Rehoboam had many sons, and he "wisely" (2 Chron. xi. 23) gave them, by way of maintenance, the governorship of his fenced cities. That "he sought for them a318 multitude of wives" was perhaps a stroke of worldly policy, but an unwise and unworthy one. But their little courts and their little harems may have helped to keep them out of mischief. They might otherwise have destroyed each other by mutual jealousies.

Rehoboam was succeeded by his son Abijam. There is a little doubt as to the exact name of this king. The Book of Chronicles calls him Abijah,534534   2 Chron. xii. 16; comp. Abiel (1 Sam. ix. 1). but in 1 Kings xv. 1, 7, 8, he is called Abijam.535535   Abijam seems to mean "father of the sea"; vir maritimus, Gesenius. As the curious form Abijam seems to be unmeaning, it has been precariously conjectured that dislike to his idolatries led the Jews to alter a name which means "Jehovah is my Father."536536   So perhaps, for the same reason, Jehoahaz was shortened into Ahaz. See Canon Rawlinson on 2 Kings xv. 38 (Speaker's Commentary). But Simonis, Onomasticon, regards the final m as intensive. Some doubt also rests on the name of his mother. She is here called "Maacha, the daughter of Abishalom," but in Chronicles "Michaiah, the daughter of Uriel of Gibeah." Maachah was perhaps the granddaughter of Absalom, whose beautiful daughter Tamar (named after his dishonoured sister) may have been the wife of Uriel. In that case her name, Maachah, was a name given her in reminiscence of her royal descent as a great-granddaughter of the princess of Geshur, who was mother of Absalom. All sorts of secrets, however, sometimes lie behind these changes of names. She was the second, but favourite wife of Rehoboam; and Abijam, who was not the eldest son, owed his throne to his father's preference for her.537537   2 Chron. xi. 18-23. Rehoboam had eighteen wives, sixty concubines, twenty-eight sons, and sixty daughters. A fragment of the Stemma Davidis may make things clearer to the reader:— Jesse. | +----------+------------+ Eliab. David. | | | +------+--------+ Abihial. Solomon. Absalom. | | +--+ | | | Abihail = Rehoboam = Maachah. Tamar = Uriel. | | Abijah. Maachah.
    Thus on both sides, as a great-grandson and great-great-grandson, Abijah was descended from David.


All that we are here told of Abijam is that "his heart was not perfect with Jehovah his God," and that "he walked in all the sins of his father"; though "for David's sake his God gave him a lamp in Jerusalem";538538   The lamp (LXX., κατάλειμμα; in xi. 36, θέσις) is the sign of home (1 Kings xi. 36; 2 Kings viii. 19. Comp. Psalm xviii. 28, cxxxii. 17). There was, as the chronicler boldly expressed it, "a covenant of salt" between God and the House of David (2 Chron. xiii. 5; comp. Numb. xviii. 19). and that, after a brief reign of three years—i.e., of one year and parts of two others—he slept with his fathers. For "the rest of his acts and all that he did," the historian refers us to the Chronicles of the Kings of Judah: he does not trouble himself with military details. The chronicler, referring to the Commentary of Iddo,539539   Chron. xiii. 22. adds a great deal more. Jeroboam, he says, went out against him with eight hundred thousand men. Abijam, who had only half the number, stood on Mount Zemaraim in the hill country of Ephraim,540540   Zemaraim was in Benjamin near Bethel (Josh. xviii. 22), apparently Kirbet el-Szomer in the Jordan valley, four miles north of Jericho. and made a speech to Jeroboam and his army. He reproached him with rebellion against his father when he was "young and tender-hearted," and with his golden calves, and320 his non-Levitical priests. He vaunted the superiority of the Temple priests with their holocausts and sweet incense and shewbread and golden candlestick, which priests were now with the army. Jeroboam sets an ambuscade, but at the shout of the men of Judah is routed with a loss of five hundred thousand men, after which Abijah recovers "Bethel with the towns thereof,"541541   2 Chron. xiii. 3-19. So that the golden calf and its chapel and its priests must, if the account be true, have fallen into his power. But it does not seem to have made the least difference. It is certain that "the calf" remained undisturbed till the days of the Assyrian invasion. and Jeshanah and Ephron (or "Ephraim"), completely humbling the northern king until "the Lord smote him and he died." After this Abijah waxes mighty, has fourteen wives, twenty-two sons, and sixteen daughters.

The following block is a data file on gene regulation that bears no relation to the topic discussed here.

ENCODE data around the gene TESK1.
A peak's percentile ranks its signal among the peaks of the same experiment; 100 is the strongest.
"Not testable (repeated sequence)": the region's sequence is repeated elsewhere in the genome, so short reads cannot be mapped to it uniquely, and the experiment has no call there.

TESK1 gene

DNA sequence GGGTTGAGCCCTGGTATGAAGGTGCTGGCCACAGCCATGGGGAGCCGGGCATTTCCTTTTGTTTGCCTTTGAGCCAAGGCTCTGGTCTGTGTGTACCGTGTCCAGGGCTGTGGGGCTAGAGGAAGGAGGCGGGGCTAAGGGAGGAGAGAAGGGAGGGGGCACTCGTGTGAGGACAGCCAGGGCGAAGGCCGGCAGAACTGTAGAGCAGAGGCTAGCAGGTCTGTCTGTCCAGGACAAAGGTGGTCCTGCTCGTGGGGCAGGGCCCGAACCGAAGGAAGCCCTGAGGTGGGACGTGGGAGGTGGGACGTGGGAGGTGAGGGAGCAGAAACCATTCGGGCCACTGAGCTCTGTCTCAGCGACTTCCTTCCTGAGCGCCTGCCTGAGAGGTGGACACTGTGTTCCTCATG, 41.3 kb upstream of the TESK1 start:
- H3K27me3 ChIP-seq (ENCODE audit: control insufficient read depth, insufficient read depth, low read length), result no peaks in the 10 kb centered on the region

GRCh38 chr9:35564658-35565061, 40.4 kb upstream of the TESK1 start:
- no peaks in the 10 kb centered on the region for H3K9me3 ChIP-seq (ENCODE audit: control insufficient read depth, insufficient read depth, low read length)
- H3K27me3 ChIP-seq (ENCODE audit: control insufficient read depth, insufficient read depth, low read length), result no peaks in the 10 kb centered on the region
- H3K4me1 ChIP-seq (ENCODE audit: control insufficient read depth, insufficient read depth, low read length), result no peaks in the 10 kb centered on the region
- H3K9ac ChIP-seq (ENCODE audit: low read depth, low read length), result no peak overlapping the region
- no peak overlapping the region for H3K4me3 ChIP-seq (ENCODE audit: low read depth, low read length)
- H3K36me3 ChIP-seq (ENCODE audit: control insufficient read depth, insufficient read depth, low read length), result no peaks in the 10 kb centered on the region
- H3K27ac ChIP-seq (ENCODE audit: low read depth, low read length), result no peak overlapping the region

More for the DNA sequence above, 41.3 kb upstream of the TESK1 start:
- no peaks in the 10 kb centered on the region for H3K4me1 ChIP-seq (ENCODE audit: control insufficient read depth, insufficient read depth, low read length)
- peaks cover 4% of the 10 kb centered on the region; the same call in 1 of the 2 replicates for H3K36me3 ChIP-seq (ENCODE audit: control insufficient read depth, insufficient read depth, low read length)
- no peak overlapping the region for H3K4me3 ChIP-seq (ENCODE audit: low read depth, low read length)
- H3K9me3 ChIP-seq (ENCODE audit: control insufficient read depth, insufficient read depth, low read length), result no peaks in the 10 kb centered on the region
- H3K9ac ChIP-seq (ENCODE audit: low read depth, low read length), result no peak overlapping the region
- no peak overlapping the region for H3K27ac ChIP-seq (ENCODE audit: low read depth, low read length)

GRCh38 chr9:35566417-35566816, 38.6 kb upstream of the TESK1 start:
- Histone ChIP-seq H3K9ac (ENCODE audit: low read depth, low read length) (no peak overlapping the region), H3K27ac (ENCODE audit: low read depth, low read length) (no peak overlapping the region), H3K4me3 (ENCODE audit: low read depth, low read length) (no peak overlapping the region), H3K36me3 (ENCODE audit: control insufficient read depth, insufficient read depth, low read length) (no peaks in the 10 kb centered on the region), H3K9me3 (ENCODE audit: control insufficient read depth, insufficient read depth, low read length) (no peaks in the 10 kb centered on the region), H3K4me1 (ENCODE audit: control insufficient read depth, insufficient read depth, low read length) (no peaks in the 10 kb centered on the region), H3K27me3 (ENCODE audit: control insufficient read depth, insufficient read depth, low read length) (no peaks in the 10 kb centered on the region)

If we had read two accounts so different, and presenting such insuperable difficulties to the harmonist, in secular historians, we should have made no attempt to reconcile them, but merely have endeavoured to find which record was the more trustworthy. If the pious Levitical king of 2 Chron. xiii. be a true picture of the idolater of 1 Kings xv. 3, it is clear that the accounts are difficult to reconcile, unless we resort to incessant and arbitrary hypotheses. But the earlier authority is clearly to be preferred when the two obviously conflict with each other. As it is we can only say that the kings of whom the chronicler approves are, as it were, clericalised, and seen "through a cloud of incense," all their faults being omitted. The edifying speech of Abijah, and his boast about purity of worship, sounds most strange on the lips of a king who—if he "walked in all the sins of his father"—suffered his people to be guilty of a worship grossly idolatrous, including the321 toleration of Bamoth, Chammanim, and Asherim on every high hill and under every green tree; and of all the abominations of the neighbouring idolaters,542542   How atrocious these "abominations were" may be seen from the Pentateuch (Lev. xviii. 3-25, xx. 1-23; Deut. xviii. 6-12).—a state of things infinitely worse than the symbolic Jehovah-worship which Jeroboam had set up. Yet such was the strange syncretism of religion in Jerusalem, of which Solomon had set the fatal example, that (as we learn quite incidentally) Abijah seems to have dedicated certain vessels—part of his warlike spoils—to the service of the Temple.543543   1 Kings xv. 15. They were perhaps intended to supply the gaps left by the plundering raid of Shishak.